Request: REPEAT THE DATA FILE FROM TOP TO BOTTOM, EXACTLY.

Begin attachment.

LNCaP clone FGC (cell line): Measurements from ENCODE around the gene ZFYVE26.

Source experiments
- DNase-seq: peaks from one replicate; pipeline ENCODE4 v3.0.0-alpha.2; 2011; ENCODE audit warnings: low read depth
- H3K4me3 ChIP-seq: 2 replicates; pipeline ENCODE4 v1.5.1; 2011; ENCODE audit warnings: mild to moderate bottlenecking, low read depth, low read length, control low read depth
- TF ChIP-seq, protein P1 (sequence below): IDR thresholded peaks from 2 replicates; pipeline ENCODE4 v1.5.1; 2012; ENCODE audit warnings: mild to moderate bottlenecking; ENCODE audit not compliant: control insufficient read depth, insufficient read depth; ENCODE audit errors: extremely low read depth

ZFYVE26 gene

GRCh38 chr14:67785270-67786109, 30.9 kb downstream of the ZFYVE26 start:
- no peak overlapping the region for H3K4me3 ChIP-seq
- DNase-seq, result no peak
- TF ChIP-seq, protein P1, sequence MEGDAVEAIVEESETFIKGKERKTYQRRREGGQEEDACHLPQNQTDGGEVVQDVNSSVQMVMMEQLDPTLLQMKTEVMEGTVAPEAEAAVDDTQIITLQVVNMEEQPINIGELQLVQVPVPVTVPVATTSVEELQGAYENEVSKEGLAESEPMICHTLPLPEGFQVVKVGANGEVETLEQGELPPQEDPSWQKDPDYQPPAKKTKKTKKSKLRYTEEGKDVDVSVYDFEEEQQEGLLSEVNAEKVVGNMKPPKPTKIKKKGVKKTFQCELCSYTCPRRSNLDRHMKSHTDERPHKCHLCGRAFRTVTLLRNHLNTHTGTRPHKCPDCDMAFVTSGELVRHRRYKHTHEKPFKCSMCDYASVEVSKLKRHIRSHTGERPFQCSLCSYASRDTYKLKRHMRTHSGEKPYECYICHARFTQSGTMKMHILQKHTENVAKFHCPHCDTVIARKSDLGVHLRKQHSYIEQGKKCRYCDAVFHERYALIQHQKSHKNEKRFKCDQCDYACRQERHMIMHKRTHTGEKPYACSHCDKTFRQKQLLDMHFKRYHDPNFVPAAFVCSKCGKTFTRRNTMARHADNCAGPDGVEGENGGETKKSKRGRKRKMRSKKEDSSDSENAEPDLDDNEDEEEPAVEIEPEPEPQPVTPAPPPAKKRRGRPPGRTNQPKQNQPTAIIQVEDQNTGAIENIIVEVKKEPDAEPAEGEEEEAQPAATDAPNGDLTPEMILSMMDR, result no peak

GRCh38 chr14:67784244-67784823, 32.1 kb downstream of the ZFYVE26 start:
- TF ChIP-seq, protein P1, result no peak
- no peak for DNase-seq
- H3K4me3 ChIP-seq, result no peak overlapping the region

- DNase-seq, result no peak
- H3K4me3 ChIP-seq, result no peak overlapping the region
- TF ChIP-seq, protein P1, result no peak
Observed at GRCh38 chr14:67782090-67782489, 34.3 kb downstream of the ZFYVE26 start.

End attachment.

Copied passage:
LNCaP clone FGC (cell line): Measurements from ENCODE around the gene ZFYVE26.

Source experiments
- DNase-seq: peaks from one replicate; pipeline ENCODE4 v3.0.0-alpha.2; 2011; ENCODE audit warnings: low read depth
- H3K4me3 ChIP-seq: 2 replicates; pipeline ENCODE4 v1.5.1; 2011; ENCODE audit warnings: mild to moderate bottlenecking, low read depth, low read length, control low read depth
- TF ChIP-seq, protein P1 (sequence below): IDR thresholded peaks from 2 replicates; pipeline ENCODE4 v1.5.1; 2012; ENCODE audit warnings: mild to moderate bottlenecking; ENCODE audit not compliant: control insufficient read depth, insufficient read depth; ENCODE audit errors: extremely low read depth

ZFYVE26 gene

GRCh38 chr14:67785270-67786109, 30.9 kb downstream of the ZFYVE26 start:
- no peak overlapping the region for H3K4me3 ChIP-seq
- DNase-seq, result no peak
- TF ChIP-seq, protein P1, sequence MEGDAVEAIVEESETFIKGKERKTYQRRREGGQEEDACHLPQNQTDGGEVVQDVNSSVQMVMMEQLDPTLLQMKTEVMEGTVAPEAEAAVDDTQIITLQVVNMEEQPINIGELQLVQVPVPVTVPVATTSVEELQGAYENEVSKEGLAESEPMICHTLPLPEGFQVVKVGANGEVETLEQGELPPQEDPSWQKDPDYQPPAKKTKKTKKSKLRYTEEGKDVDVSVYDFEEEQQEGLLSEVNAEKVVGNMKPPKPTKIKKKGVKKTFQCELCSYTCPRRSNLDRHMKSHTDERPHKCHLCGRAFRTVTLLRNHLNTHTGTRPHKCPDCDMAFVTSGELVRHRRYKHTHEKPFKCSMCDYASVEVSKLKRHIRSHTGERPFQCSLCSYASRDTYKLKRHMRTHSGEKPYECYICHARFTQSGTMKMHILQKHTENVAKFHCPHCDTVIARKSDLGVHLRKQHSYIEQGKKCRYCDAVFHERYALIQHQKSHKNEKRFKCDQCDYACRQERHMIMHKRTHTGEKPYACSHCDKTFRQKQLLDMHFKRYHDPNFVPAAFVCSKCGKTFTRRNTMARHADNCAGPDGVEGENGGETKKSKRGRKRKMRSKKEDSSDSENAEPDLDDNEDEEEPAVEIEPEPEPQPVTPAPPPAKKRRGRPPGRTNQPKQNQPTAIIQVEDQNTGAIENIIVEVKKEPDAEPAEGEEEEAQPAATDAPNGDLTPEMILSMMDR, result no peak

GRCh38 chr14:67784244-67784823, 32.1 kb downstream of the ZFYVE26 start:
- TF ChIP-seq, protein P1, result no peak
- no peak for DNase-seq
- H3K4me3 ChIP-seq, result no peak overlapping the region

- DNase-seq, result no peak
- H3K4me3 ChIP-seq, result no peak overlapping the region
- TF ChIP-seq, protein P1, result no peak
Observed at GRCh38 chr14:67782090-67782489, 34.3 kb downstream of the ZFYVE26 start.